Recently, a colleague pointed me to a written piece on Reddit that explains this in words that anyone can understand.
The author of "Why is it so controversial when someone says 'All Lives Matter' instead of 'Black Lives Matter'?" begins with:
Imagine that you're sitting down to dinner with your family, and while everyone else gets a serving of the meal, you don't get any. So you say "I should get my fair share." And as a direct response to this, your dad corrects you, saying, "everyone should get their fair share." Now, that's a wonderful sentiment -- indeed, everyone should, and that was kinda your point in the first place: that you should be a part of everyone, and you should get your fair share also. However, dad's smart-ass comment just dismissed you and didn't solve the problem that you still haven't gotten any!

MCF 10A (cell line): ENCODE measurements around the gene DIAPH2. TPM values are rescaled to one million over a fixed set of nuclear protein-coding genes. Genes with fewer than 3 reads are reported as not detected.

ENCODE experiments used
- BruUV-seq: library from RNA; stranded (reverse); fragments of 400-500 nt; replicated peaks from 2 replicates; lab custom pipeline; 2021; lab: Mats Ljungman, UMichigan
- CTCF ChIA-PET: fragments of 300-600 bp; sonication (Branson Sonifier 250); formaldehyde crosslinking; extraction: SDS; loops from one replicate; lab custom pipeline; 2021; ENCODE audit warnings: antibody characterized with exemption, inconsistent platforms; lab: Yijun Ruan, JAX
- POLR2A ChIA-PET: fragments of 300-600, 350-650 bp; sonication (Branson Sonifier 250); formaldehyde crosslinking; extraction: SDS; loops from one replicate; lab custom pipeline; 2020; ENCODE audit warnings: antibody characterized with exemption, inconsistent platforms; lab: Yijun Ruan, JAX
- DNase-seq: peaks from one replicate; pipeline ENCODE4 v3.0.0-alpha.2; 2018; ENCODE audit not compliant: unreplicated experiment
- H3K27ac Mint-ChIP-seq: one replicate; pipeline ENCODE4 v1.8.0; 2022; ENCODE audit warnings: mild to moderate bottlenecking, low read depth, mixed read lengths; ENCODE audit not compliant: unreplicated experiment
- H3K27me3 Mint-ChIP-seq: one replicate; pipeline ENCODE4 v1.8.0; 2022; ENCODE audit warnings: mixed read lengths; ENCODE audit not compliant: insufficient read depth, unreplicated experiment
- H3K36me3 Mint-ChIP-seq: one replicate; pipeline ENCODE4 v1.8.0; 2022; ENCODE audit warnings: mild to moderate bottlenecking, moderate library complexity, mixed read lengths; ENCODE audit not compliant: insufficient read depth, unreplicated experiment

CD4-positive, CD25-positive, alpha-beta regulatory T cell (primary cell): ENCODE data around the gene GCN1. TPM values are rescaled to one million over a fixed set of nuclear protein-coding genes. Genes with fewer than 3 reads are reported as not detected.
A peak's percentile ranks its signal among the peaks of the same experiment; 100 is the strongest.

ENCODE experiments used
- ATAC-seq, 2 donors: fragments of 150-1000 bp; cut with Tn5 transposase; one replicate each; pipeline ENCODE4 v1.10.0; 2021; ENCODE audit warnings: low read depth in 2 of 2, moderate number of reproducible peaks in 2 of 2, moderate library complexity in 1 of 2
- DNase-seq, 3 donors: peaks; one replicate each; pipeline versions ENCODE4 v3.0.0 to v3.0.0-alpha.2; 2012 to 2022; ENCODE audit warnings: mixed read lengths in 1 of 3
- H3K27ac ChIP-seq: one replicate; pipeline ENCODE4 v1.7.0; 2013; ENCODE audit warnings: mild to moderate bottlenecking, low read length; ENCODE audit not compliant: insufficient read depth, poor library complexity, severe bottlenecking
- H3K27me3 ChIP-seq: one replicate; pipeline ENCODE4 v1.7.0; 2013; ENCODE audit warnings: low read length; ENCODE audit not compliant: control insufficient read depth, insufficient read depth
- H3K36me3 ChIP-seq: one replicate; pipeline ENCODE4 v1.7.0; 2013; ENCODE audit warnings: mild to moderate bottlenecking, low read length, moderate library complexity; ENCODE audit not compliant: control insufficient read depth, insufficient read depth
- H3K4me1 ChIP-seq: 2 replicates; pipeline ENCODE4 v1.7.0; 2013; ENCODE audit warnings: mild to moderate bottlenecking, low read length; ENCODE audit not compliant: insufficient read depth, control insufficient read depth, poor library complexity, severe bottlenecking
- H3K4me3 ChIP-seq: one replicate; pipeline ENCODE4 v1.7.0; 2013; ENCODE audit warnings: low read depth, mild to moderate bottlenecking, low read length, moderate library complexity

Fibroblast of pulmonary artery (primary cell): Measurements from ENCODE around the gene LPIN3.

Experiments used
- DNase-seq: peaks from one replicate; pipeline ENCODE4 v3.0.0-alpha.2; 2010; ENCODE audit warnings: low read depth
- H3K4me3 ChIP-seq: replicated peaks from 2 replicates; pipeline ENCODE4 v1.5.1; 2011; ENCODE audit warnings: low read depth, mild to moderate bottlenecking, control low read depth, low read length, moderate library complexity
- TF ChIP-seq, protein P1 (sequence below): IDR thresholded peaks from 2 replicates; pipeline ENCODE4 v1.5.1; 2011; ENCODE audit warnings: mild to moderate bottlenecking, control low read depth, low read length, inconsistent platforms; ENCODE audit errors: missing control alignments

The problem is that the statement "I should get my fair share" had an implicit "too" at the end: "I should get my fair share, too, just like everyone else." But your dad's response treated your statement as though you meant "only I should get my fair share", which clearly was not your intention. As a result, his statement that "everyone should get their fair share," while true, only served to ignore the problem you were trying to point out. READ THE ENTIRE PIECE HERE.If this written piece makes sense, you can share it with friends, neighbors, and family members who may benefit by reading it. One commenter stated, "You just changed my mind on the statement bud, I will bring up your argument to friends who haven't seen the light. I get it now." In fact, there are dozens of comments after the piece that confirms how complex the issue of race in America is, and they are very informative.